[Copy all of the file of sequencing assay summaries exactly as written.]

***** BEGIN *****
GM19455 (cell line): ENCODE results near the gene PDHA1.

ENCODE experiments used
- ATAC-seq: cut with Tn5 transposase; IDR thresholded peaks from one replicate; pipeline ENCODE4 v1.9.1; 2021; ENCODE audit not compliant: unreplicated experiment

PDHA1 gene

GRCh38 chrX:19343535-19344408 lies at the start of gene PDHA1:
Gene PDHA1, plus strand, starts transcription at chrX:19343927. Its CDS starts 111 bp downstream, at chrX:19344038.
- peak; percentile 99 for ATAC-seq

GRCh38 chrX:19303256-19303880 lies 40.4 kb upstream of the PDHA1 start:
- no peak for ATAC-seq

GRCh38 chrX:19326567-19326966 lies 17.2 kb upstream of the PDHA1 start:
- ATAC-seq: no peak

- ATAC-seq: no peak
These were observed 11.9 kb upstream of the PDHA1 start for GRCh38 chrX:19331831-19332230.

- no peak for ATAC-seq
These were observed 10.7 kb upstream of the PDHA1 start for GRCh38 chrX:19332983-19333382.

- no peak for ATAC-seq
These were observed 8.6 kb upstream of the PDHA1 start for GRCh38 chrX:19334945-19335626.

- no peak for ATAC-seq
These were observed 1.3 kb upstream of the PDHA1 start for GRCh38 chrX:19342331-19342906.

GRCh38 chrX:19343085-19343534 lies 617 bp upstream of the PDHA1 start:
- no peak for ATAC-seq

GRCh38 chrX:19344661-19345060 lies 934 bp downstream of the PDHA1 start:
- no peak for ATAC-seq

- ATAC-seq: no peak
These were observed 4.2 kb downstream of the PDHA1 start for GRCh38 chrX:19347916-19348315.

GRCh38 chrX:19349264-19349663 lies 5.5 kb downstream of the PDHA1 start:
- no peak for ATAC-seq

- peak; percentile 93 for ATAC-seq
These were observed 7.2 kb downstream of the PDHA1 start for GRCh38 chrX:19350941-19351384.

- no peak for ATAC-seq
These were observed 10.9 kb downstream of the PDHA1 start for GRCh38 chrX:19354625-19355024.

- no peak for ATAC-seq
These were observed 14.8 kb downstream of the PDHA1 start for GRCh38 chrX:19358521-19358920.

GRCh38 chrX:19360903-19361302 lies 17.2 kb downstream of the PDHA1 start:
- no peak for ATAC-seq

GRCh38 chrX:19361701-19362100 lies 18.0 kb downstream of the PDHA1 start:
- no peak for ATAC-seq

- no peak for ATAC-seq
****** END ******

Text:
GM19455 (cell line): ENCODE results near the gene PDHA1.

ENCODE experiments used
- ATAC-seq: cut with Tn5 transposase; IDR thresholded peaks from one replicate; pipeline ENCODE4 v1.9.1; 2021; ENCODE audit not compliant: unreplicated experiment

PDHA1 gene

GRCh38 chrX:19343535-19344408 lies at the start of gene PDHA1:
Gene PDHA1, plus strand, starts transcription at chrX:19343927. Its CDS starts 111 bp downstream, at chrX:19344038.
- peak; percentile 99 for ATAC-seq

GRCh38 chrX:19303256-19303880 lies 40.4 kb upstream of the PDHA1 start:
- no peak for ATAC-seq

GRCh38 chrX:19326567-19326966 lies 17.2 kb upstream of the PDHA1 start:
- ATAC-seq: no peak

- ATAC-seq: no peak
These were observed 11.9 kb upstream of the PDHA1 start for GRCh38 chrX:19331831-19332230.

- no peak for ATAC-seq
These were observed 10.7 kb upstream of the PDHA1 start for GRCh38 chrX:19332983-19333382.

- no peak for ATAC-seq
These were observed 8.6 kb upstream of the PDHA1 start for GRCh38 chrX:19334945-19335626.

- no peak for ATAC-seq
These were observed 1.3 kb upstream of the PDHA1 start for GRCh38 chrX:19342331-19342906.

GRCh38 chrX:19343085-19343534 lies 617 bp upstream of the PDHA1 start:
- no peak for ATAC-seq

GRCh38 chrX:19344661-19345060 lies 934 bp downstream of the PDHA1 start:
- no peak for ATAC-seq

- ATAC-seq: no peak
These were observed 4.2 kb downstream of the PDHA1 start for GRCh38 chrX:19347916-19348315.

GRCh38 chrX:19349264-19349663 lies 5.5 kb downstream of the PDHA1 start:
- no peak for ATAC-seq

- peak; percentile 93 for ATAC-seq
These were observed 7.2 kb downstream of the PDHA1 start for GRCh38 chrX:19350941-19351384.

- no peak for ATAC-seq
These were observed 10.9 kb downstream of the PDHA1 start for GRCh38 chrX:19354625-19355024.

- no peak for ATAC-seq
These were observed 14.8 kb downstream of the PDHA1 start for GRCh38 chrX:19358521-19358920.

GRCh38 chrX:19360903-19361302 lies 17.2 kb downstream of the PDHA1 start:
- no peak for ATAC-seq

GRCh38 chrX:19361701-19362100 lies 18.0 kb downstream of the PDHA1 start:
- no peak for ATAC-seq

- no peak for ATAC-seq